Procrustes, a mythological figure, cared greatly for the comfort of his guests when they slept. But rather than adjust the bed to his visitors, he did the opposite. Guests who were too short were stretched; those who were too tall had their feet lopped off.
Rube Goldberg was a newspaper cartoonist best known for "inventions" that accomplished the simplest tasks by absurdly complex and indirect means.
A bill passed last week by the House of Representatives, requiring that the polls for presidential elections close at the same moment in all states except Alaska and Hawaii, is jointly inspired by Procrustes and Rube Goldberg.
Because of time differences, the polls would have to close late at night in the East and early in the evening in the West. That's the Procrustean part of the bill.
The bill's sponsors didn't want the disparity to be too great, so they added a Rube Goldberg feature, requiring that California and the other states in the Pacific time zone extend daylight saving time for an extra two weeks. For 50 weeks of the year, Californians will be the familiar three hours behind Easterners. But for two weeks, including Election Day, we shall be two hours behind.
What is the purpose of this proposal? It is a carry-over from the 1980 election, when NBC projected Ronald Reagan as the winner three hours before the polls closed in California. President Jimmy Carter then conceded the election with more than an hour of voting time left on the West Coast.
Supporters of the House bill assume that these events discouraged masses of people from voting. They hope to prevent this from happening again by closing the polls everywhere simultaneously. But their plan is flawed in half a dozen important respects.
First, it is not at all clear that early projections of presidential results have a major effect on voting. The political science journals contain numerous studies of this question. Nearly all of them conclude that early projections either have no effect on turnout, or only a small one.
Even if there is a problem, the bill won't solve it. Network projections are based not on early vote returns, but on exit polls. If they wish, the networks can make projections and publicize them long before the polls close anywhere. In 1984 the networks voluntarily refrained from doing so. They may or may not display continued restraint in the future, but whatever they do will not be affected by the House bill.
The 1980 election was exceptional in that an expected close contest turned out to be a landslide. In more typical landslide years like 1964 and 1972, anyone with a television or newspaper knows in advance what the result will be. In most cases, the harm that this bill is intended to prevent will have occurred already, from polls published before Election Day.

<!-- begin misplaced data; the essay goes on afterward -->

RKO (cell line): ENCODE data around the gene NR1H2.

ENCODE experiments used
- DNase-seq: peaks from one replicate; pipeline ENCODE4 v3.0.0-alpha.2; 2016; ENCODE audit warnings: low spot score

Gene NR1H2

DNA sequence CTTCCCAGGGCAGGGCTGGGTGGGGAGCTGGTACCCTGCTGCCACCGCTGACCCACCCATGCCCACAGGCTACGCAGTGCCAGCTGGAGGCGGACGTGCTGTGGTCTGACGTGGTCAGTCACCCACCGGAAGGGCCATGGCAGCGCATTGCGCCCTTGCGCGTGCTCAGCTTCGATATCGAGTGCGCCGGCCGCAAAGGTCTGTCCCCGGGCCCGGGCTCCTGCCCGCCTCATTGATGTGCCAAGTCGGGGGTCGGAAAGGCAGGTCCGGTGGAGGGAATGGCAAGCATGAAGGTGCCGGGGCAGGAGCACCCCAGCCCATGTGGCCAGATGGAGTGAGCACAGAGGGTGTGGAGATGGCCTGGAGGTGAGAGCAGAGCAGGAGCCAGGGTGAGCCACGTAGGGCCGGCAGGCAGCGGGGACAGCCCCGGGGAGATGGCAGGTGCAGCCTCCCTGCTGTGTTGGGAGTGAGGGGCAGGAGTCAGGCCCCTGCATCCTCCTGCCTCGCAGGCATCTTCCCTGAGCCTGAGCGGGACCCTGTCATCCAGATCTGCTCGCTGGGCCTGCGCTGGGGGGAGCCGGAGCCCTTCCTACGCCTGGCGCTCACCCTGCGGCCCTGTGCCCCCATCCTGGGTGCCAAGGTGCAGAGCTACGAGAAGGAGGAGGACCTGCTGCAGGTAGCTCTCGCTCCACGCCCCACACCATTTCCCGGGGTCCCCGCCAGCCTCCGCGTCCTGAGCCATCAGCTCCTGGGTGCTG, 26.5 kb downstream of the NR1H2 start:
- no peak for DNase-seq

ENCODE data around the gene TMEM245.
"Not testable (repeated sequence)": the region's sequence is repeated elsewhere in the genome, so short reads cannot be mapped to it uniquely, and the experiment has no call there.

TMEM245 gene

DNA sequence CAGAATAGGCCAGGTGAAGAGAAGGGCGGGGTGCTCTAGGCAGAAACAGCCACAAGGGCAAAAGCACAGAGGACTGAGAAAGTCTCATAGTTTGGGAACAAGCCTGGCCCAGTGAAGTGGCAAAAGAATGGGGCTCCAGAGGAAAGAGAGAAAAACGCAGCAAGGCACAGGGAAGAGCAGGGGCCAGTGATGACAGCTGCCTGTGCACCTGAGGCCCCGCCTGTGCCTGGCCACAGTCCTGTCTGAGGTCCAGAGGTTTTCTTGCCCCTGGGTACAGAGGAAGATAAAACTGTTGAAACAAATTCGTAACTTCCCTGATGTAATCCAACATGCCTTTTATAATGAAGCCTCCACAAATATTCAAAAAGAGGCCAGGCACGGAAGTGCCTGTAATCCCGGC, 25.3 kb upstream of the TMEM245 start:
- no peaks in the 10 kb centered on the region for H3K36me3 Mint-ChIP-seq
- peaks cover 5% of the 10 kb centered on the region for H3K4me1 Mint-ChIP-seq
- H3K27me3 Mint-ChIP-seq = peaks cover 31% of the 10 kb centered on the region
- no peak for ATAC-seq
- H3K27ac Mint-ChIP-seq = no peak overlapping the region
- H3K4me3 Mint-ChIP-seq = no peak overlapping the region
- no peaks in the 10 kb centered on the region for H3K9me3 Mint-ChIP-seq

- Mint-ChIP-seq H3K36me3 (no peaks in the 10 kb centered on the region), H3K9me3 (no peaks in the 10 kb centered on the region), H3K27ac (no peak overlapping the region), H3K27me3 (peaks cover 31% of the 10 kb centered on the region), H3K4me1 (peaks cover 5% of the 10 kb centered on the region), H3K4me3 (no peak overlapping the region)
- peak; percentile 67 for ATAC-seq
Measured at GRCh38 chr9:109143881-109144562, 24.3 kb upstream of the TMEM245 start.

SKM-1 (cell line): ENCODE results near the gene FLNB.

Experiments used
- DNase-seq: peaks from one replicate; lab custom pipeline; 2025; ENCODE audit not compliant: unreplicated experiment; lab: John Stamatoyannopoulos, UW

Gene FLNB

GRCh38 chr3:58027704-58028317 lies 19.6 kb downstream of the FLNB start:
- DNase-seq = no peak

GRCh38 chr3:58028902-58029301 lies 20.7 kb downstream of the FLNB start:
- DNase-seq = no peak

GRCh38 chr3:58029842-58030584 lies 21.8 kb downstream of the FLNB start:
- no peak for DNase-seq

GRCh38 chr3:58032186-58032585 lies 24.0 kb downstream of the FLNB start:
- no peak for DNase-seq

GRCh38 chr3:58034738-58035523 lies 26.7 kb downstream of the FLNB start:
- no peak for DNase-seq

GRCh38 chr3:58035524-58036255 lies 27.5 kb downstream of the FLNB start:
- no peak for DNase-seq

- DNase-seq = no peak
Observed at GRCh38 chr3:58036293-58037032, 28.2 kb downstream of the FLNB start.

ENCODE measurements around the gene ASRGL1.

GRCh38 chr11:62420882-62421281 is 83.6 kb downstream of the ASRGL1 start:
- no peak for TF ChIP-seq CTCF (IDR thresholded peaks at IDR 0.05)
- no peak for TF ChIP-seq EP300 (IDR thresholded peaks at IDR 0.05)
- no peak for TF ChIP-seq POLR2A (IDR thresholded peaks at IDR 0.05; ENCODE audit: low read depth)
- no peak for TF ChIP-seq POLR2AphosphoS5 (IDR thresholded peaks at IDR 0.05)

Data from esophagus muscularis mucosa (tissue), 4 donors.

And if the bill were effective, the result might be perverse. In 1948 and 1968 expected landslides turned out to be close. If the House bill worked, Californians would be deprived of information that might encourage them to vote.
The House bill would require us to close the polls at 7 p.m. instead of 8 p.m., as California law now provides. This is a strange way to go about encouraging people to vote. According to the Los Angeles County Registrar of Voters, between 5% and 9% of the vote typically has been cast during the last hour. In contrast, where the political science studies found that early projections do result in a turnout reduction, it usually has been estimated at only 1% to 3%.
Will some of the people who previously have voted between 7 and 8 p.m. vote earlier if the polls chose at 7? Certainly. But the number of voters lost by the forced early closing of the polls probably will exceed the number of voters who might be gained if the House bill somehow prevents the publicizing of projected results before the polls close.
Furthermore, to the extent that the early closing forces 7-to-8 o'clock voters to cast their ballots earlier, the result will be longer lines at the polls for all. California Sens. Alan Cranston and Pete Wilson, each of whom has announced support for the legislation, might want to contemplate the likelihood that future opponents will warn the public of who voted to lengthen those lines.
Finally, the daylight savings feature will have annoying side effects. Californians are used to the three-hour time difference. How many people will waste an hour in an airport or fail to buy or sell some stock or miss the first quarter of a Rams game (if anyone still watches Rams games) because of confusion over the two-week change in the time difference?
These nuisances are not unbearable, but why should we accept them for the sake of small, speculative voter turnout gains that are likely to be offset by equal or greater turnout losses?
The Senate killed similar legislation in 1986. This time the senators should bury it.